The CHEF approach is both innovative, inclusive and, to my mind, an excellent example of a creative solution that addresses a range of issues facing our communities and food systems. And there is better news. Though Denvir's story ran just last week, in the time since he produced it CHEF has received a $219,000 USDA grant to expand the program, and in August four more Cincinnati lots were donated for use as urban farms. So while in 2009 CHEF employed four farmers on two plots of land, the new grant will allow them to double their impact in 2010; training and equipping up to ten growers on six plots of land.

As I've mentioned here before, it can be overwhelming to consider all of the challenges facing our food system and the people whose lives are intimately connected to producing the food we all eat. Programs like CHEF are a reminder that solutions do exist, and that it's up to us to put them in place.

* A thank you to Emma Kirwan of Millstone Farm in Connecticut, for sending this story our way!

A nice glass of wine with a pancake.

Last week I had trouble sleeping. I tried relaxing with tea and a book, but eventually the only thing that lulled me to sleep was watching a marathon streak of 'Scrubs' episodes. After powering through the entire season seven in a just few very late nights, one episode stands out in my memory. It's Turk and Carla's anniversary, and Turk is obsessed with having breakfast for dinner, brinner, to celebrate. The storyline reminded me of a too-long-dormant love for eating pancakes and eggs after dark. Making a good brinner at home, especially when it's cold and rainy outside, is one of the most comforting activities I know.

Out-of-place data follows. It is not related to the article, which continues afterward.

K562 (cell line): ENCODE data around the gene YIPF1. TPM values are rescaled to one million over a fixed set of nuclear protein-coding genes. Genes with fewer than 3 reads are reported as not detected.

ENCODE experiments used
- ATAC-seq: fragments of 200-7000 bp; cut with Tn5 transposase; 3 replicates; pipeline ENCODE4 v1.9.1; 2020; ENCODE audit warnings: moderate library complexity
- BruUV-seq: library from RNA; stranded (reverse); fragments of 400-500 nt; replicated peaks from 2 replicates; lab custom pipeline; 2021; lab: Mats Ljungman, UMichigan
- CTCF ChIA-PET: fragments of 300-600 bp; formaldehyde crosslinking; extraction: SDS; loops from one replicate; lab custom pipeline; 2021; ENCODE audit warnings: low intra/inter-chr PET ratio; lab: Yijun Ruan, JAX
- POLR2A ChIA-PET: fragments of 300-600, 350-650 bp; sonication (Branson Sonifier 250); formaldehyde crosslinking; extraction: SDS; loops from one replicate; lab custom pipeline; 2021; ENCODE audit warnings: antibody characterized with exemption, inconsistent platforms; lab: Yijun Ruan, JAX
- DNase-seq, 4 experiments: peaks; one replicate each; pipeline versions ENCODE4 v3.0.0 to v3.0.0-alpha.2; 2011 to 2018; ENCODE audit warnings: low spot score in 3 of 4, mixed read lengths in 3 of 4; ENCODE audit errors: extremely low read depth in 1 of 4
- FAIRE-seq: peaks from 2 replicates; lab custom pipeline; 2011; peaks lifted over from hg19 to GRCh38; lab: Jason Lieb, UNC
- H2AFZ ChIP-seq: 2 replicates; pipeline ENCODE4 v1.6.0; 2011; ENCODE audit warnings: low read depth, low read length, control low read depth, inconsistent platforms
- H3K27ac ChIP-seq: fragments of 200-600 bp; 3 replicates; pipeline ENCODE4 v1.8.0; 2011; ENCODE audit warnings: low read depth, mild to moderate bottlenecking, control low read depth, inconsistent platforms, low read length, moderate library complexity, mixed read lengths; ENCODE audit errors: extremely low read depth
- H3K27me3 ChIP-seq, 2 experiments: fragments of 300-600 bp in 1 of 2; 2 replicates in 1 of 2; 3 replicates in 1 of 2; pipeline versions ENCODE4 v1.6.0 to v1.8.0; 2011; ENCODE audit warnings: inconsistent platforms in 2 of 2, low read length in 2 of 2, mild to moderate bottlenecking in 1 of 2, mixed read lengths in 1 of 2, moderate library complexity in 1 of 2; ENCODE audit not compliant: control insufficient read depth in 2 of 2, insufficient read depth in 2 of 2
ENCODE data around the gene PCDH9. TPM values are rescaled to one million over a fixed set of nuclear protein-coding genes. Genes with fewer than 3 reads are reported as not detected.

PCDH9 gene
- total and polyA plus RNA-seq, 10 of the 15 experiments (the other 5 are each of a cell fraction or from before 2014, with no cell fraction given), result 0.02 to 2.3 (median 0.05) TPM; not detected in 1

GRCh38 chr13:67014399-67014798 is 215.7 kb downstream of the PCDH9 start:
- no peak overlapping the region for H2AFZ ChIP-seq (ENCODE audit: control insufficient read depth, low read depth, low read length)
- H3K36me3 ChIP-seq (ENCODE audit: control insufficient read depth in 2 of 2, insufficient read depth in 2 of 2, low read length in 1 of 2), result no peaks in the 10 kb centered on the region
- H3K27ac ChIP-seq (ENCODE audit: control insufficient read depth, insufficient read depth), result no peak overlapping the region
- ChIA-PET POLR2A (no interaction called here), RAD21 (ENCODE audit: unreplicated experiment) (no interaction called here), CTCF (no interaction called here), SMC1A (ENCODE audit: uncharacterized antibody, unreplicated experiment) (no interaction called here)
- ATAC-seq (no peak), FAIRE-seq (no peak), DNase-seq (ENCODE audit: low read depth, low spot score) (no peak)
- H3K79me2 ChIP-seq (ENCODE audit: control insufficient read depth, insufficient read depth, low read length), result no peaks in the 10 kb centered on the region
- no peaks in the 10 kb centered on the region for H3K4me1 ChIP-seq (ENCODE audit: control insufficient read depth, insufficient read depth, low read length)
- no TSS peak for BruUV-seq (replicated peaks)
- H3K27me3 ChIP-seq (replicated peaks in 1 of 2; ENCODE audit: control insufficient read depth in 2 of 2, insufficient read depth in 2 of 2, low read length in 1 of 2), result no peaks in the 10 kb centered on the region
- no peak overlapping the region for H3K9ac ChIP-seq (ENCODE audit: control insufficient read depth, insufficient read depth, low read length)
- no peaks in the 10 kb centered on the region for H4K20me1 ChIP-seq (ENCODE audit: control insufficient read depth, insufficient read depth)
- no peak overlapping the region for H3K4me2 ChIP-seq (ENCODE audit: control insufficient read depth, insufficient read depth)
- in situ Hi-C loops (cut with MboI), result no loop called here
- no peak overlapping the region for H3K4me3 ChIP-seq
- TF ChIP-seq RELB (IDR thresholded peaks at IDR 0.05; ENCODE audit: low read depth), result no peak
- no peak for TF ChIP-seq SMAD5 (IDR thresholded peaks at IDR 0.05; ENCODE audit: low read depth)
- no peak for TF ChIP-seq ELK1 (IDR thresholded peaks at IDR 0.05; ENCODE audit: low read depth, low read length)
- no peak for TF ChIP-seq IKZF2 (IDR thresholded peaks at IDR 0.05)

So when we were elbow deep in laundry late yesterday afternoon and Justin suggested an early brinner, I was immediately game. Not long after, I had slices of french toast on the stove while Justin scrambled eggs and fried bacon. We ate on the floor and watched the Eagles beat the Bears.

Turk's defense of breakfast for dinner sums it up for me, "I just don't see what's wrong with having a nice glass of wine with a pancake." Though my own brinner involved a nice glass of orange juice to help ward off an oncoming cold, I can definitely relate to the sentiment... It's kind of hard to beat brinner.

* In honor of sweet potatoes and turkeys everywhere, there will be new posts on Fresh every day this week.

Preserving traditions: The Food of a Younger Land

I am constantly curious about what other people are eating. After friends return from traveling, I want to hear about their favorite meal of the trip. If I call my mom at dinnertime, I want to know what she’s cooking. When I ran into a good friend shortly after she crossed the finish-line of the New York Marathon, I couldn’t resist asking for details on her pre-race meal, even as she stood doubled-over nursing a cramp. My friends and co-workers know that any mention of an interesting meal could illicit a number of follow-up questions from my end. I just can’t help myself… When it comes to food, I have a curious mind.